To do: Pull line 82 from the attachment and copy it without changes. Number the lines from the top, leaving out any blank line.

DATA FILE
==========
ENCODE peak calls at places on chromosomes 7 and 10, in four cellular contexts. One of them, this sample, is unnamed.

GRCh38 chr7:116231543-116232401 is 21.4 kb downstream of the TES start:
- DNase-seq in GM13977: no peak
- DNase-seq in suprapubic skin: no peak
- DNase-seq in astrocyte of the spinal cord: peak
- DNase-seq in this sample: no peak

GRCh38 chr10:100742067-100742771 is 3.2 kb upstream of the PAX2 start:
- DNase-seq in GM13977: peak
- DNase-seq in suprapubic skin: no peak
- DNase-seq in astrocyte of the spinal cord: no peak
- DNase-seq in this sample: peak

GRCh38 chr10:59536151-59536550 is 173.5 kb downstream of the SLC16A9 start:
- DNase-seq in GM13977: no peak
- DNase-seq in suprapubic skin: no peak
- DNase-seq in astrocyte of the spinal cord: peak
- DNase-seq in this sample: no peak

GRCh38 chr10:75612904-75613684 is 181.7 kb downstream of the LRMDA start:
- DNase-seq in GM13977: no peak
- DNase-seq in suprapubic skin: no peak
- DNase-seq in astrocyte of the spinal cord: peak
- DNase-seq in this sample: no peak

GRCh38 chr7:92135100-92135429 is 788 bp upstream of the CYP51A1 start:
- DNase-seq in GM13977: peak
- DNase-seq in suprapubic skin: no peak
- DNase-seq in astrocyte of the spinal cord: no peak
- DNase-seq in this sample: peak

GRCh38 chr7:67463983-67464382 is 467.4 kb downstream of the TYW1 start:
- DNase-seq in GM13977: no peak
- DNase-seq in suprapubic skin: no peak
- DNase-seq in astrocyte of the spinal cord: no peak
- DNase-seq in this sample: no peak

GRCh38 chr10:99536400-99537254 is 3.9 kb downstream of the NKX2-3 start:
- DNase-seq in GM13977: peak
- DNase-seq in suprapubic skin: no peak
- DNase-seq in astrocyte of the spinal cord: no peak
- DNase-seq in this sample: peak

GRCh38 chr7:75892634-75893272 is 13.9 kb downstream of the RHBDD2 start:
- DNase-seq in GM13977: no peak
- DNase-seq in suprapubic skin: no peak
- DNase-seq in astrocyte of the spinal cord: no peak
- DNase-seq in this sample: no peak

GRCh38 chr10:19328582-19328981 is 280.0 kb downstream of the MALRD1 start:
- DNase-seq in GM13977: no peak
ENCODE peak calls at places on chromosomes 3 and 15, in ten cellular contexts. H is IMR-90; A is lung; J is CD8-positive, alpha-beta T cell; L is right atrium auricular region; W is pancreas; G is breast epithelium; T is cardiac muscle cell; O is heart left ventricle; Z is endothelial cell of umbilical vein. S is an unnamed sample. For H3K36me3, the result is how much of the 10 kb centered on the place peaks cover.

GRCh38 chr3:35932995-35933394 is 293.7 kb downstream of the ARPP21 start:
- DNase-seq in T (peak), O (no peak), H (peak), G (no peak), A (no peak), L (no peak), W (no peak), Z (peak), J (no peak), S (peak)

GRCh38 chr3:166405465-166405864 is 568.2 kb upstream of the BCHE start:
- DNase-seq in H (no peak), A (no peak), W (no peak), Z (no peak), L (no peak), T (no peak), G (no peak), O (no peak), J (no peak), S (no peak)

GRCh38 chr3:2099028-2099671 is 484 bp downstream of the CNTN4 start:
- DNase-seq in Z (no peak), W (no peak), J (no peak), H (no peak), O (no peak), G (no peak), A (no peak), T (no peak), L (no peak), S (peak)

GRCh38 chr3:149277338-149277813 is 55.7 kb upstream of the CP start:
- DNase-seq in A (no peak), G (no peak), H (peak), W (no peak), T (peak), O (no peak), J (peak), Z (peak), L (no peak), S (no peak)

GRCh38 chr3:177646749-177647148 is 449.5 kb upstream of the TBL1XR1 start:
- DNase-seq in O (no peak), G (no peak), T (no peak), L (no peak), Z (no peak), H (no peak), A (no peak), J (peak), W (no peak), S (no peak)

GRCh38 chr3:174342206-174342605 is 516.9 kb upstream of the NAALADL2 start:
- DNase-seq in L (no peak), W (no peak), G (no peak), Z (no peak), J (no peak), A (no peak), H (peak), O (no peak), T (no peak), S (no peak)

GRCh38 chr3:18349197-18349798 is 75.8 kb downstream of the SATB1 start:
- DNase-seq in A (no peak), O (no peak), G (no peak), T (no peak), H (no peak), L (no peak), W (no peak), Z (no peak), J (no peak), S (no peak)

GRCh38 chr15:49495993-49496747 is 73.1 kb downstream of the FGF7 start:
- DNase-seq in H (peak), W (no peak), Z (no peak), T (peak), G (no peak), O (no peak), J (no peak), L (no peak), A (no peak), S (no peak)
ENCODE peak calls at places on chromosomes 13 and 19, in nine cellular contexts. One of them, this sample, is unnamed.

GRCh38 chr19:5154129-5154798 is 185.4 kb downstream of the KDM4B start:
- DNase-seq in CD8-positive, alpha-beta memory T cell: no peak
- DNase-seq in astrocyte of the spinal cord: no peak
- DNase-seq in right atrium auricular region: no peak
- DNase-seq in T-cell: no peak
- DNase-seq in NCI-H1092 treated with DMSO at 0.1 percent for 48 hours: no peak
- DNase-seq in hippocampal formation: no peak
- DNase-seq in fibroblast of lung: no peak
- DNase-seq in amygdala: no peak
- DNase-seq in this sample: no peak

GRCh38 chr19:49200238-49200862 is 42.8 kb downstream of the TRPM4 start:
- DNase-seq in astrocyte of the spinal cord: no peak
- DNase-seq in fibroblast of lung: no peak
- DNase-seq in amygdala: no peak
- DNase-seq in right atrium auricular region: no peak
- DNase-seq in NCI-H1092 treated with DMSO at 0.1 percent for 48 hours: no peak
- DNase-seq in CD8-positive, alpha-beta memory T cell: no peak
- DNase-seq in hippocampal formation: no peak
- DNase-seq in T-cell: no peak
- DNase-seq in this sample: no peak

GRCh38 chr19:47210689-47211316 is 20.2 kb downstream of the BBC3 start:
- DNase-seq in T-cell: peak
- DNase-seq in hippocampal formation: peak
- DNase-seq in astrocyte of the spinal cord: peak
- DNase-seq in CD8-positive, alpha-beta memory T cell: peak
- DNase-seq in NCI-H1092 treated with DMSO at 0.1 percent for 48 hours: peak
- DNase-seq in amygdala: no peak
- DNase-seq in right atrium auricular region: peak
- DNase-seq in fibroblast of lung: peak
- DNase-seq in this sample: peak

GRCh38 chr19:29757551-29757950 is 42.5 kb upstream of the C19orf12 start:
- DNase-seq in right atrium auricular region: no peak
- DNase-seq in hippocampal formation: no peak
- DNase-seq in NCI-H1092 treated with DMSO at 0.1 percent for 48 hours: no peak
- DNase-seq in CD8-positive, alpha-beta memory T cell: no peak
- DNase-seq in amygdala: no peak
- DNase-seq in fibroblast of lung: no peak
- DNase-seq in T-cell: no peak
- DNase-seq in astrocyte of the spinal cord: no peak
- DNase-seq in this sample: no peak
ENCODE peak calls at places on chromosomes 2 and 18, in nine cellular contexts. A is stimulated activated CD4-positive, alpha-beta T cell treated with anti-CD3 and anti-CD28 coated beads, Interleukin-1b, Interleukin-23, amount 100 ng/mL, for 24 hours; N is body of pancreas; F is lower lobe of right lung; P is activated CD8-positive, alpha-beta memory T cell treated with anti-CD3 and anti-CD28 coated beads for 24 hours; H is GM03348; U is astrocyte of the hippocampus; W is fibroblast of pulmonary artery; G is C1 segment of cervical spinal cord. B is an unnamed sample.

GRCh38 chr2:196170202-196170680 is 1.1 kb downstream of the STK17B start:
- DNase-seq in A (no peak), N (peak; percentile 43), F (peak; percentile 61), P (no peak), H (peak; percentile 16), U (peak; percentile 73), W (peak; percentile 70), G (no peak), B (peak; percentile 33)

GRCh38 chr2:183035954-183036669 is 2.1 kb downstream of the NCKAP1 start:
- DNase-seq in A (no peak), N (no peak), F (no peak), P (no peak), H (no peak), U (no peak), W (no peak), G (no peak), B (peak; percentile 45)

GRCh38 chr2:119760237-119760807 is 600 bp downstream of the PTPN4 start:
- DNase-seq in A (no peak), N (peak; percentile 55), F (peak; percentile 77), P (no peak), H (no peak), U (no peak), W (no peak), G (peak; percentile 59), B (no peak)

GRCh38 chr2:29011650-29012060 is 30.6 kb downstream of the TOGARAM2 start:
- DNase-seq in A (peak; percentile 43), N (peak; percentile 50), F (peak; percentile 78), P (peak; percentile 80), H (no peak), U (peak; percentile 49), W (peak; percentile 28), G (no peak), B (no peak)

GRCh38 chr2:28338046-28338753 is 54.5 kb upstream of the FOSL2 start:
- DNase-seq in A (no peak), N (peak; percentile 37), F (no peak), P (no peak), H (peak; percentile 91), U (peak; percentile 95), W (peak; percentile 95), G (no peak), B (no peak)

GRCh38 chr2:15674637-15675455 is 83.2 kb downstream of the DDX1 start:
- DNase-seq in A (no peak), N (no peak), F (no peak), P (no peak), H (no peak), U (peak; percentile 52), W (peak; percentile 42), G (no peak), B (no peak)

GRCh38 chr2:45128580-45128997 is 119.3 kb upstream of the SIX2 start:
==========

GRCh38 chr19:47210689-47211316 is 20.2 kb downstream of the BBC3 start: